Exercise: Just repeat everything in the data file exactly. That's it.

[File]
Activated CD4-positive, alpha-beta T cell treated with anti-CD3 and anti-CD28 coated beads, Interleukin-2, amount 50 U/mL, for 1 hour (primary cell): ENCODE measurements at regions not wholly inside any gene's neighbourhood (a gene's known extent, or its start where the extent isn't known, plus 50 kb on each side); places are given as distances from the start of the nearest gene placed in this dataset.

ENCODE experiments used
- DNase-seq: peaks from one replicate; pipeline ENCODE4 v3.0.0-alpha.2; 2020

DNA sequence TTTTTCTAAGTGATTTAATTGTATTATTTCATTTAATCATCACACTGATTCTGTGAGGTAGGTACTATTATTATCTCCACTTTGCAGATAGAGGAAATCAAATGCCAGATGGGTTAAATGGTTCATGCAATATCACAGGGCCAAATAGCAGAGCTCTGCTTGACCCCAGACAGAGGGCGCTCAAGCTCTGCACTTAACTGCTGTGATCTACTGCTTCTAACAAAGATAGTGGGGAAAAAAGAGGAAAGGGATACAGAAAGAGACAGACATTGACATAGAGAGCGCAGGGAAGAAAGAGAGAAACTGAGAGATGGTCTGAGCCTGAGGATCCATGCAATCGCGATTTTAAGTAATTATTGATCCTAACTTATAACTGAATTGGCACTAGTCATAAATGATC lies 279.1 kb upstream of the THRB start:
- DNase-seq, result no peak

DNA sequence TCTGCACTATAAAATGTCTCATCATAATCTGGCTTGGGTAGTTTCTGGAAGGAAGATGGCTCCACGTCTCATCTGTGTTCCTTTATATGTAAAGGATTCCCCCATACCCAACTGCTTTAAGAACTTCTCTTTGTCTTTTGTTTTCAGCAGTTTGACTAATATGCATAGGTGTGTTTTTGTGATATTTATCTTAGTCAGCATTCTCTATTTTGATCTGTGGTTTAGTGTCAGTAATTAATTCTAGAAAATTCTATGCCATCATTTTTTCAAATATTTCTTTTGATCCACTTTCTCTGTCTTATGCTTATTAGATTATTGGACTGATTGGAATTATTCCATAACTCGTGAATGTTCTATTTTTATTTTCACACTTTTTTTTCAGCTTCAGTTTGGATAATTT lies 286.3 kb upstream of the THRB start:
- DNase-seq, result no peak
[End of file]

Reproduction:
Activated CD4-positive, alpha-beta T cell treated with anti-CD3 and anti-CD28 coated beads, Interleukin-2, amount 50 U/mL, for 1 hour (primary cell): ENCODE measurements at regions not wholly inside any gene's neighbourhood (a gene's known extent, or its start where the extent isn't known, plus 50 kb on each side); places are given as distances from the start of the nearest gene placed in this dataset.

ENCODE experiments used
- DNase-seq: peaks from one replicate; pipeline ENCODE4 v3.0.0-alpha.2; 2020

DNA sequence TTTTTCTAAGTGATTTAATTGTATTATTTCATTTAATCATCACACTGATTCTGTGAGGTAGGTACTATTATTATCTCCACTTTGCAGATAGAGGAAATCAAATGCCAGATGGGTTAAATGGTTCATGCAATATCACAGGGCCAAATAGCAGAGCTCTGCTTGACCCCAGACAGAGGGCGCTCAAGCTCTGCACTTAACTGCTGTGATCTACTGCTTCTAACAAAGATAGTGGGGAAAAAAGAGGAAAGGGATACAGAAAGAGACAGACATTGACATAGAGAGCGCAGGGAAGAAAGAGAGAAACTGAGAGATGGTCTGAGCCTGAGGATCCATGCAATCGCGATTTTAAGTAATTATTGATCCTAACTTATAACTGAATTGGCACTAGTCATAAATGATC lies 279.1 kb upstream of the THRB start:
- DNase-seq, result no peak

DNA sequence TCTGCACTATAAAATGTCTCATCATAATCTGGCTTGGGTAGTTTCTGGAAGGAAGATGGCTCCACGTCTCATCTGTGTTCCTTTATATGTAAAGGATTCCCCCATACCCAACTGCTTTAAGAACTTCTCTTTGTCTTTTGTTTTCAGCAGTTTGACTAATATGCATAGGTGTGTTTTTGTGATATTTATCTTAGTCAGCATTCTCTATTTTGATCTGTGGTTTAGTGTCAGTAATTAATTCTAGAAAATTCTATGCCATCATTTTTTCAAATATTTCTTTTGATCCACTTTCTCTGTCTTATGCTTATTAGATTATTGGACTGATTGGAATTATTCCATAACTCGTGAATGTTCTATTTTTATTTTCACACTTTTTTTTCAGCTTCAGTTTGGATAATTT lies 286.3 kb upstream of the THRB start:
- DNase-seq, result no peak